:::::: News ::::::


Jack Beckman tested a Top Fuel dragster last
week in Indianapolis. The sophomore Funny Car racer drove the ex-Melanie Troxel
SKULL SHINE dragster that she vacated when moving over to the Morgan Lucas

Beckman said no imminent plan exists to switch to a dragster. The
test was nothing more than keeping that car turn-key if a deal comes along for a
second Don Schumacher Top Fueler, so the start-up will be minimal, Beckman said.

“My crew got elected to go out and test the car in Indy,” Beckman said.
“We’ll probably have one more shake-down before the end of the year. That way,
what Don has is a car ready to go once he decides what he wants to


Reigning Pro Mod champion Quain Stott had a few thoughts about the rule
changes headed into 2007.

"The competition hasn't really stepped up. The rule changes
screwed everybody up. It's thrown us a curve, and we really haven't quite
figured it out yet," he said., although he qualified in the top half of the
field at seventh.

"We don't have the budget to go out there and wear
motors out trying to figure this new rule out with the 4:30 gear they have. The
higher-funded teams are obviously figuring this out quicker then we are. We are
getting better every race. This is the first race this year we've been in the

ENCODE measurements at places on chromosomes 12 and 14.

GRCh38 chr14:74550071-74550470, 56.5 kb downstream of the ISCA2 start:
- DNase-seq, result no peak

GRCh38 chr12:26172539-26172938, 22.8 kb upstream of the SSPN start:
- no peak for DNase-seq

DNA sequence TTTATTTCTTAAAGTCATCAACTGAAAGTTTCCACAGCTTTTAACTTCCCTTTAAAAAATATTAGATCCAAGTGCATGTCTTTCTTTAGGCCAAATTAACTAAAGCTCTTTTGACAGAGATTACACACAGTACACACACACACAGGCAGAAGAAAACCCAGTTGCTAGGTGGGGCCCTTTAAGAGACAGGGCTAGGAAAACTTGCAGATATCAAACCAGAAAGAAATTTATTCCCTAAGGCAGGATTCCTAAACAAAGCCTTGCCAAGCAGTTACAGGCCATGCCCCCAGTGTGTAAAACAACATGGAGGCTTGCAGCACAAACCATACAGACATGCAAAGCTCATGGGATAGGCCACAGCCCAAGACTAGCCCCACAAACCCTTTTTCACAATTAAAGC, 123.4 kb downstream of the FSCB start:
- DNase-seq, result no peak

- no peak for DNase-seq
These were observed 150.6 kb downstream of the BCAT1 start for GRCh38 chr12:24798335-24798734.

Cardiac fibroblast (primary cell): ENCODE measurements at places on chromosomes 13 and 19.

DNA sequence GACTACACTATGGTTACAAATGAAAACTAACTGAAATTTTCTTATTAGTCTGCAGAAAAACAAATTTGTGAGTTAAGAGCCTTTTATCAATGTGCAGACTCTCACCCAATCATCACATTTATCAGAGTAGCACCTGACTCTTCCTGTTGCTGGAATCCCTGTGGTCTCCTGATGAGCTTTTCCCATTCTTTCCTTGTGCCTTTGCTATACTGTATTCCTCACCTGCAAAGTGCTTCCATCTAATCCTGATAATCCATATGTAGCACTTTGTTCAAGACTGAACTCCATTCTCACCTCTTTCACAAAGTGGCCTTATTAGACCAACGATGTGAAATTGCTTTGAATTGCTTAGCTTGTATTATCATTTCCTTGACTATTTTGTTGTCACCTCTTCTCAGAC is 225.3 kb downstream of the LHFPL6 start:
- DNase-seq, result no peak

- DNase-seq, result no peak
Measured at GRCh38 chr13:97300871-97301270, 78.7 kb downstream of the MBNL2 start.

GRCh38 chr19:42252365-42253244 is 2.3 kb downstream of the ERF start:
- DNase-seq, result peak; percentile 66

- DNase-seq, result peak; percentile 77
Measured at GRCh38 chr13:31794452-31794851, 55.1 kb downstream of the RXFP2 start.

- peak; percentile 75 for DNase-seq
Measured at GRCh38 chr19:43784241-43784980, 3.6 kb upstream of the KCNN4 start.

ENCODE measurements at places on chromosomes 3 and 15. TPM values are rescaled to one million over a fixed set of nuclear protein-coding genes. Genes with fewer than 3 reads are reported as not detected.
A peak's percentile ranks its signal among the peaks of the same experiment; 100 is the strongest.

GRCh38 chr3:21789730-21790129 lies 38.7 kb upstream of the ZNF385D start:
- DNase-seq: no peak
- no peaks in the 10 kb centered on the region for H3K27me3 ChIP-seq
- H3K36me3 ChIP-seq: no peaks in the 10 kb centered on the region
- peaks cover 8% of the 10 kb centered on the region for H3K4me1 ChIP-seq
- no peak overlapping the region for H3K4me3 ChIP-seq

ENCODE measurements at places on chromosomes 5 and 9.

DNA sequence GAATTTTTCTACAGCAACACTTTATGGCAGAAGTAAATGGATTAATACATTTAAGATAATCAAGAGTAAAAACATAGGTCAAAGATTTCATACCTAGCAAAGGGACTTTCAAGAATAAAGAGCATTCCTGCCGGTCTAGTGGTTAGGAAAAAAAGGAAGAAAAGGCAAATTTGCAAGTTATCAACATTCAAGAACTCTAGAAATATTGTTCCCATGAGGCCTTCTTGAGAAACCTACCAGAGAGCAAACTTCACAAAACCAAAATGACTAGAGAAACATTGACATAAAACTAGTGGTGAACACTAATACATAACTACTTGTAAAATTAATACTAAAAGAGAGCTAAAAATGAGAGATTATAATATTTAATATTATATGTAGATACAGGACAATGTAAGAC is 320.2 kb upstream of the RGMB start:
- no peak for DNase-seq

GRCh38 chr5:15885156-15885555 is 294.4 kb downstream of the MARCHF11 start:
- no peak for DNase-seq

top half, but actually believe it or not, I’m in better shape now than I was
this time last year.


A recent online poll of
avid NHRA fans presented the following statement and question: "Only four Funny
Car drivers have qualified at all seven events this season. Who will miss

The choices were Ron Capps, Gary Scelzi, Tony Pedregon, and Checker,
Schuck's, Kragen blue team driver Jeff Arend. Throughout the course of the
online voting, the "turnout" at the polls was enormous, as more than 19,000 fans
cast their votes to show their opinion on the subject. In the end, the consensus
was overwhelming, as 60 percent of the vote went for Arend to be the next to


Racing helmets, as wonderful as they
are, are not custom fits. “They’re like socks -- one size fits all,” John Force
said. And in the wake of Eric Medlen’s fatal crash in March, that isn’t good
enough for the team owner and 14-time champion.

“Winning and safety are
my priorities,” Force said. And while some might joke from time to time that the
popular and personable Force needs to have his head examined. But that’s just
what he is going to do.


Bob Vandergriff, Jr. was on a mission at Topeka. While driving his UPS-sponsored dragster remains his key objective, he
was executing his salesman skills.

Vandergriff was selling for a good
cause. A children’s hospital visit was enough to convince Vandergriff to the
importance of raising funds for the Children’s Hospital of

Vandergriff has formed the Vandergriff Foundation in order to do


The Evan Knoll-owned RATT Dragster invoked a
lot of memories in its Topeka debut.

For driver Clay Millican, it restores the
memories of being an influential teenager and the days of head-banging hair
rock. Yes, he had a mullet and is proud of it.